The best way to enjoy the Tuscan is with the roof down
TVRs were always fast and furious; now they are refined as well. Euan Sey relishes the new drop-top

The history of TVR shares some startling parallels with that of the razor. Both have gone to great lengths to position themselves as the ultimate male accessory, trading off clichéd macho images of performance, speed and agility. And the phrase "the best a man can get" could just as easily have been coined for Britain's biggest independent sports-car manufacturer.

The car-maker even has its own Victor Kiam in the form of the 25-year-old Russian businessman Nikolai Smolenski. He was so impressed he bought the company - for a rumoured £15m.

Smolenski has big ambitions for the brand; there was even talk of entering the North American market. But one must assume that was before the implications of launching a car with no ABS brakes, no airbags, no traction control and no super-size cup-holder in the homeland of litigation had sunk in.

The millionaire seems to have shelved his US ambitions and turned his eye to TVR's biggest problem: build quality. He even dispatched cars to Africa and the Antarctic for extreme-weather testing. If it can cope with the heat of the Sahara, the reasoning went, it shouldn't break down at the first sign of drizzle.

Now we see the fruit of those labours - the Tuscan Convertible. With the new Sagaris, it's the first model to be developed almost entirely under the stewardship of its new owner. Smolenski even halted development of the two cars to revise the quality control process. The big question is: has any of this made a blind bit of difference?

When it comes to styling, the answer, thankfully, is no. It's a dramatic-looking machine, the Convertible, made even more so by the contrasting 18in gunmetal-grey alloy wheels, black fabric hood and bright red paintwork. I'd go as far as to say that the drop-top conversion has actually improved the looks - the elegant roofline draws attention to the car's long, aggressive bonnet. The superbike-style carbon-fibre exhaust cans also look suitably hardcore.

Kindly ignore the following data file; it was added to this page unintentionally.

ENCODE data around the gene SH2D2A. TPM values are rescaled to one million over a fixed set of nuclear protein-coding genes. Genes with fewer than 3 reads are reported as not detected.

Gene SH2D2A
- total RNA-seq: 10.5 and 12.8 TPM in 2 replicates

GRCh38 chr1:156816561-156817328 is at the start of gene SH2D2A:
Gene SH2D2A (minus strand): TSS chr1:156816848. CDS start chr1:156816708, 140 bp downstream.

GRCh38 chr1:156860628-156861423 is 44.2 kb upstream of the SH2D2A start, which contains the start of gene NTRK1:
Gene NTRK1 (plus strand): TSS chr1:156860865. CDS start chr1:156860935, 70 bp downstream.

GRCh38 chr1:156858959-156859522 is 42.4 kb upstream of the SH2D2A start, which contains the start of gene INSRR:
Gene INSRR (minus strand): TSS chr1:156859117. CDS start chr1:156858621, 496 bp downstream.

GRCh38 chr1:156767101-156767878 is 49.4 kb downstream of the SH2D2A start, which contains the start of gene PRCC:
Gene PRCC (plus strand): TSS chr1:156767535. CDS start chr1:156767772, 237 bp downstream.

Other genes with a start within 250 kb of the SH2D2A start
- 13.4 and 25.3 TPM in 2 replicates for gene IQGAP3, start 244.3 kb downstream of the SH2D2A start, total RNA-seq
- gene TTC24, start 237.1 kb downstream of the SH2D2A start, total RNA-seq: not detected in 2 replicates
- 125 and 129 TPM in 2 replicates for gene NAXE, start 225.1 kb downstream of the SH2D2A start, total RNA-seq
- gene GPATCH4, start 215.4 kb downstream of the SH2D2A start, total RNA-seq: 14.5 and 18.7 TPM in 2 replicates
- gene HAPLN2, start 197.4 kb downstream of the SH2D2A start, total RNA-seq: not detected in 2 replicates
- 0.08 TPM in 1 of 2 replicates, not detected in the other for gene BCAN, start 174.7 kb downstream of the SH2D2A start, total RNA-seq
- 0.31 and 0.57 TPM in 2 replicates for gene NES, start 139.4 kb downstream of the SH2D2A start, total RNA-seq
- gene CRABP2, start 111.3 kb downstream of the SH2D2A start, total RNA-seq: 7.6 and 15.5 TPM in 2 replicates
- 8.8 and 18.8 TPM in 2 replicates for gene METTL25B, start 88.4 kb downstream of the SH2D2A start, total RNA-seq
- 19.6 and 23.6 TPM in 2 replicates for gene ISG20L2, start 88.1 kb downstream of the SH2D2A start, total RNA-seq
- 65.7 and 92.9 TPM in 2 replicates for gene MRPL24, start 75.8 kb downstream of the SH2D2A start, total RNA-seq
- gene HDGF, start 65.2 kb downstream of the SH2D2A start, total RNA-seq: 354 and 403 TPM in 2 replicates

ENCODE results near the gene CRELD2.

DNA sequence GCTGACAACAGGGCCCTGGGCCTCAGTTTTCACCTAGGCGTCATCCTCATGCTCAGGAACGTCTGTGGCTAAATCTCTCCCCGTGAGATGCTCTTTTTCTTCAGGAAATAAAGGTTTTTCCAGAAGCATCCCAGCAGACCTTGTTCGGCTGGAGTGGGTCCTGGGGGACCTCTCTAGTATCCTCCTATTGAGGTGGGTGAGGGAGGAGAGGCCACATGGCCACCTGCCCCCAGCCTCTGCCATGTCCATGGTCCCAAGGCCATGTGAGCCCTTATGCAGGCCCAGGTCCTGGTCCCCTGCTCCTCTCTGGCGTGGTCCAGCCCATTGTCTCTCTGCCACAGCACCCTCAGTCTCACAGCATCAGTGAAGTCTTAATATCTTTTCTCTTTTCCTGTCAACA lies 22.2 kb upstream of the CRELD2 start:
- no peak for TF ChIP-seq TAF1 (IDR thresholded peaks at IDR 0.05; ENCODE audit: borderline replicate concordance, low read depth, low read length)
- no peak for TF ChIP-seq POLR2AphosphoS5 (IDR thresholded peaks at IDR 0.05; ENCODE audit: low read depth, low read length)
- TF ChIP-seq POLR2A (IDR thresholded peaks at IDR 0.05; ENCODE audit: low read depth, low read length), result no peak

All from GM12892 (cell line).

The phrase "hand crafted" can cover a multitude of sins as well as superlatives, from the beauty of a one-off Cartier necklace to a collection of rusty girders bolted together by someone called Jeff in his shed. Fortunately, the TVR's interior is in the former category. The leather seats and dashboard panels are simply gorgeous. With the eerie, yellow-green instrument lighting, aluminium switches and strange door and window controls, the cabin comes over as part sci-fi fantasy, part boudoir. It's a compelling combination, making most other sports-car interiors look like they've been designed by a health and safety committee.

The best way to appreciate the TVR's considerable charms is, of course, with the roof down. Don't look for any quick-release handles or switches in the centre console, though; there aren't any. You have to snap the two rear spars down, lift the main panel out and tuck it into the huge boot. Even with practice, the process takes a couple of minutes and a fair bit of effort. You can hear the Mercedes SLK drivers laughing at you.

But you'll have the satisfaction of scaring the bejesus out of them as you roar past a few minutes later, exhausts growling and spitting like cornered tigers. It's an intoxicatingly fast, vocal car.

Instead of the coupé's 3.6-litre, the drop-top uses a 365bhp, detuned version of the 4-litre straight six from the Sagaris. In a machine weighing 1,100kg, that's serious punch; all for £57,995.

TVR claims a top speed of 190mph-plus, which seems a tad ambitious. But the car hits three figures very quickly, and does a good job of isolating the driver from the resulting 100mph-plus wind.

The Blackpool marque's products have never been short of performance or presence. What they have lacked is polish - and that's where the Convertible scores big. The clutch is light and progressive, the gearshift far easier than previous models, and the ride remarkably supple for such a rigid, uncompromising car. The raw, visceral appeal - the smell of leather, the vibration through the seat of your pants, the incredibly sharp turn-in - is still very much there. But you don't feel like you're wrestling a crocodile every time you want to change gear or park. It only bites when provoked.

Another Smolenski refinement is the introduction of a price and options list. Before, if you wanted to add to the basic spec (in this case, £39,050), you'd be left waiting around while the dealer scratched his head.

The Russian has only been in charge of TVR for a little over a year, yet there's a tangible sense of progress evident in its latest sports-car model. If this keeps up, Nikolai Smolenski's decision to take a leap of faith will mean that people like us no longer need to.

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